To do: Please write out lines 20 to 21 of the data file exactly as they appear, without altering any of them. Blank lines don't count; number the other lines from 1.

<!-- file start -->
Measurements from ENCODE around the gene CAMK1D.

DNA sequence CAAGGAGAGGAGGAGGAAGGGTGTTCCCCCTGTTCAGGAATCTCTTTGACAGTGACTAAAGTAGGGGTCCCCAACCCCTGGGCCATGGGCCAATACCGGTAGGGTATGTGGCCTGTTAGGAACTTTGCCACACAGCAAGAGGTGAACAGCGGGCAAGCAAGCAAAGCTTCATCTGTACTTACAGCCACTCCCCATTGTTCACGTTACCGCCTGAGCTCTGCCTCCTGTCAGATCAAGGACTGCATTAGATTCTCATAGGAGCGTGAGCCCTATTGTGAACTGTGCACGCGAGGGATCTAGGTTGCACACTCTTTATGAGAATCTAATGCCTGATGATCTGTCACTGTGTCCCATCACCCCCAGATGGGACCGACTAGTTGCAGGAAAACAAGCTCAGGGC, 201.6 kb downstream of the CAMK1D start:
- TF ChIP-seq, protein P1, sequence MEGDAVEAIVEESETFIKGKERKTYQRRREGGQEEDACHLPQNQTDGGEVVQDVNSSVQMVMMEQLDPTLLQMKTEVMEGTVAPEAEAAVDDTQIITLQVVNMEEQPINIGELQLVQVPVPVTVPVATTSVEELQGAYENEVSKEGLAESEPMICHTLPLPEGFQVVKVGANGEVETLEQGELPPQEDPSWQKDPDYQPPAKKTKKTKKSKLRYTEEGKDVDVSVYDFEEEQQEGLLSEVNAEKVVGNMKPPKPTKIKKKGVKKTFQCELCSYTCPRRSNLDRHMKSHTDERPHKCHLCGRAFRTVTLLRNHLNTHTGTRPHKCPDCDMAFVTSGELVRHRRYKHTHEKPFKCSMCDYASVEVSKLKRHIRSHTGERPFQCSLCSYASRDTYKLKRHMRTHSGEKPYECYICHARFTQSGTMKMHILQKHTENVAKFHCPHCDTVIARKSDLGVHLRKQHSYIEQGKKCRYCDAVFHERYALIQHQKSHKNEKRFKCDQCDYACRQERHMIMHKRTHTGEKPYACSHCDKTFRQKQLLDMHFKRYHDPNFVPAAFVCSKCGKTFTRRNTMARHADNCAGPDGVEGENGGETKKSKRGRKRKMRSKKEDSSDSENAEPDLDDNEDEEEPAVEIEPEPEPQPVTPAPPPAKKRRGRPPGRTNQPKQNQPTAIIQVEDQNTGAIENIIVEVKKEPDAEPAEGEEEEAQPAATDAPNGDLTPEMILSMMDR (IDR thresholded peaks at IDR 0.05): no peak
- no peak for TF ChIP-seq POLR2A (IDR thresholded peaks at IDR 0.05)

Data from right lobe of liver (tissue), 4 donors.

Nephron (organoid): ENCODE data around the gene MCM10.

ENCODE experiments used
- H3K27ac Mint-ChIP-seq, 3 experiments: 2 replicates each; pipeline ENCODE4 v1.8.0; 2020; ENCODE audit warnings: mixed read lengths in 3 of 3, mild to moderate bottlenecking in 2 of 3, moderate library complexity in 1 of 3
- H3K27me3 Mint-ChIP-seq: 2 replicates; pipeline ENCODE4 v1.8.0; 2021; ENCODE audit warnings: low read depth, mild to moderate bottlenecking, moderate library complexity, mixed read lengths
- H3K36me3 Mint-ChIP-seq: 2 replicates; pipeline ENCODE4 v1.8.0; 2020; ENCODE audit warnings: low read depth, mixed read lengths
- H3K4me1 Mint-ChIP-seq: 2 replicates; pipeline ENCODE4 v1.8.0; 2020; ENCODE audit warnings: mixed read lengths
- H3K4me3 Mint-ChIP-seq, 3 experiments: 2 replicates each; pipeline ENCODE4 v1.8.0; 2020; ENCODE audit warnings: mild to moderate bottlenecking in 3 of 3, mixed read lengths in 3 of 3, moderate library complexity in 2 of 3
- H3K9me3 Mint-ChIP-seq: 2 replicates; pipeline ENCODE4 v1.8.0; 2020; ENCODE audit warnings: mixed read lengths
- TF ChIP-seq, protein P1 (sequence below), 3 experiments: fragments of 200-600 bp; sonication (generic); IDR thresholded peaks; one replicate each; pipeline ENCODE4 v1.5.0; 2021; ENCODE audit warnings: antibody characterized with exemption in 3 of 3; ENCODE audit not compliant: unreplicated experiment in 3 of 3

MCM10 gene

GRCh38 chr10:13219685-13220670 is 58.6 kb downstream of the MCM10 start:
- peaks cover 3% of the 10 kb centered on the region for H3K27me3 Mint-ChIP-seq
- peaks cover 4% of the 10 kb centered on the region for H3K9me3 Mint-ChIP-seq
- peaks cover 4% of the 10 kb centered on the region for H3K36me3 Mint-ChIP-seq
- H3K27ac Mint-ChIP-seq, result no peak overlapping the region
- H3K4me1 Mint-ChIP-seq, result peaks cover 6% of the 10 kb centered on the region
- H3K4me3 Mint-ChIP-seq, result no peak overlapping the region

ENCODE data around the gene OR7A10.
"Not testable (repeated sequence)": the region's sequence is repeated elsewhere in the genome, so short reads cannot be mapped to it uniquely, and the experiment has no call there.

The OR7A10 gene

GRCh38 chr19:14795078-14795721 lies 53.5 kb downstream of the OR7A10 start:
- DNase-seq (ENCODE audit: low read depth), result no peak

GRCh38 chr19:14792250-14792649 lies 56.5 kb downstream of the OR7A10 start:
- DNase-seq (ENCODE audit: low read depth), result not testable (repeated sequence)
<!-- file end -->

- H3K27ac Mint-ChIP-seq, result no peak overlapping the region
- H3K4me1 Mint-ChIP-seq, result peaks cover 6% of the 10 kb centered on the region